Hope for recovery of the soft-bottom ecosystem after cessation of fishery disturbance?

    Onderzoeksoutput: Bijdrage aan congresC3: Congres - Meeting abstractpeer review


    In this study we assessed the impact of seabed-disturbing fisheries on the soft-bottom fauna on both regional and local scales in the framework of the OSPAR 2017 intermediate assessments and the MSFD 2018 GES evaluation. The assessments are based on indicators combining pressure, as footprint of bottom trawling on the seafloor, and impact, combining pressure and underlying sensitivity of benthic habitats. Besides some local discrepancies, all indicators appointed to the same areas of high vs. low fisheries impact on the benthic habitat, with a rather high impact in the Belgian part of the North Sea (BNZ) compared to other parts of the Greater North Sea.
    This is the first coherent fishery pressure and impact evaluation for the North Sea and BNZ, leading to the conclusion that we probably won’t reach a good environmental status for the benthic habitats in 2020, due to seabed-disturbing fishery pressures. In the meantime, the Belgian federal government already took action to restore the local benthic ecosystem by proposing fisheries measures in four zones in the ‘Vlaamse Banken’ N2000 area, which most probably will come into force in 2018. As a baseline study prior to cessation of the seabed-disturbing fishery, we examined the soft-bottom status in protection zone 1 in the ‘Vlaamse Banken’ area and saw potential for recovery. Mainly mud and sand and biologically valuable benthic communities characterize zone 1. For the baseline dataset, we collected 30 extra benthic samples in autumn 2016 in an area characterized as Abra alba habitat. Compared to previous studies and long-term monitoring data from the surrounding area, we observed unexpected high macrobenthic species diversity, densities and biomass in the area. All MSFD indicators scored well, indicating a locally good environmental status, despite the relative intense fishing pressure in the area. However, when looking into more detail, we noted that the seabed-disturbing fishing pressure was not equally distributed over the study area, being most intensive in the shallow zone around Nieuwpoort and decreasing towards the Nieuwpoort bank. This decrease in fishing pressure was inversely correlated with an increase in macrobenthic species diversity and density. As this biological variation was not related to natural variation in depth or sediment characteristics, we could accept that fishery pressure really plays a role. As such, this indicates that the benthic ecosystem may evolve to a better status if bottom disturbance can be further reduced.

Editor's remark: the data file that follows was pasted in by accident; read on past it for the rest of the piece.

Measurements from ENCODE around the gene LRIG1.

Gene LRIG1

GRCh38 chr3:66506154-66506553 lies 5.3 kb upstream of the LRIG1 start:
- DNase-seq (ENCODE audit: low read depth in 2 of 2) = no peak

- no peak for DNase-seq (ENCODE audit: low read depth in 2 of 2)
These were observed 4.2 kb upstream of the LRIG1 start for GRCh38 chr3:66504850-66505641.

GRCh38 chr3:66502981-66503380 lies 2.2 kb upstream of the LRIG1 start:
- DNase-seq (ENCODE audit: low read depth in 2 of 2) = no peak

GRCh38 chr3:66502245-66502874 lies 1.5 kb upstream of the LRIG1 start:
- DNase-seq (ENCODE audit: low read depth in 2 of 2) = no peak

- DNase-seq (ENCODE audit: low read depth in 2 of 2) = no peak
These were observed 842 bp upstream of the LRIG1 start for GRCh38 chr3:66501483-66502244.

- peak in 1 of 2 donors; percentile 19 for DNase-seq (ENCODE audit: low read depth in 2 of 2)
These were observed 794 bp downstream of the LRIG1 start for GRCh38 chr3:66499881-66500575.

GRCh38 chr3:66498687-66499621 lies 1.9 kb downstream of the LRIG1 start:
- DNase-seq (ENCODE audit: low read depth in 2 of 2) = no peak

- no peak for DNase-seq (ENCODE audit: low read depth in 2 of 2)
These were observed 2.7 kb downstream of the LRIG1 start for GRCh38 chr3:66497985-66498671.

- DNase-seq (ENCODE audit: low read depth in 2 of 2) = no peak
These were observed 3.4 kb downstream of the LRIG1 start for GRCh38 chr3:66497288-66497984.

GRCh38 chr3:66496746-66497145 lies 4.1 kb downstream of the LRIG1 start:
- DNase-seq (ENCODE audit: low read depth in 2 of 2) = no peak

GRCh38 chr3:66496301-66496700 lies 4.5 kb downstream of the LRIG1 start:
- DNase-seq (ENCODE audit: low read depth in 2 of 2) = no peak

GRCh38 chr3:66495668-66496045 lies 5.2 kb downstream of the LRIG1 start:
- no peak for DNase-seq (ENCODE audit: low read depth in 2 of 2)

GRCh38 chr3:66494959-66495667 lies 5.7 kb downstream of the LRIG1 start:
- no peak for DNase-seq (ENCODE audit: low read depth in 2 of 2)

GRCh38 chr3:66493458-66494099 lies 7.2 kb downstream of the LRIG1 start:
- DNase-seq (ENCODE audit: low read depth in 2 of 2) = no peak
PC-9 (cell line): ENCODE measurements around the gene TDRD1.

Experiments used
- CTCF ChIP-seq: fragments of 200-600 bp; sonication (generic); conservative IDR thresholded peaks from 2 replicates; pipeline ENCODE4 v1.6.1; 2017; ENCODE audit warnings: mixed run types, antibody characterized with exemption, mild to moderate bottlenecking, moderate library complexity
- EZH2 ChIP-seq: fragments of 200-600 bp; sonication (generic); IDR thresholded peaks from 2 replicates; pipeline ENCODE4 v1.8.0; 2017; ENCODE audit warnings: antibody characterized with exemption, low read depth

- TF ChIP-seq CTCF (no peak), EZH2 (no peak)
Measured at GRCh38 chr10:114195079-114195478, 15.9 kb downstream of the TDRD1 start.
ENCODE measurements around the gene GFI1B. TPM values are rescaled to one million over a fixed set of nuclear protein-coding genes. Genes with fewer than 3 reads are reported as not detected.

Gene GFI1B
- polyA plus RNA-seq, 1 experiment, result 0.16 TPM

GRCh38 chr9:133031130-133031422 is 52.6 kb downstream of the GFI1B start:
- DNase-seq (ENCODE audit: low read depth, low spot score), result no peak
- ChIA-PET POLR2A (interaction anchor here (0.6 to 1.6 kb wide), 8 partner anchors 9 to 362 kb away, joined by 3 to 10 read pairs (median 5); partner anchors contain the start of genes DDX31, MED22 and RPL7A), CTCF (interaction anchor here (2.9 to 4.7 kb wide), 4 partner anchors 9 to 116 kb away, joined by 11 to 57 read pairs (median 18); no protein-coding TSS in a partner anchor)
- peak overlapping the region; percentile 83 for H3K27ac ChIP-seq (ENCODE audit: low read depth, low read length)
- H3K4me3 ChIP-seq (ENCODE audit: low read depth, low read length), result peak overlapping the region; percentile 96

Further investigations in regional and local pressure and impact assessments of seabed-disturbing (and other) fisheries were needed to imply appropriate fishery management plans in support of the N2000 and MSFD targets.
    Oorspronkelijke taalEngels
    PublicatiestatusGepubliceerd - 21-mrt.-2018
    EvenementVLIZ Marine Science Day 2018 - Staf Versluys center, Bredene, België
    Duur: 21-mrt.-201821-mrt.-2018


    CongresVLIZ Marine Science Day 2018
    Internet adres


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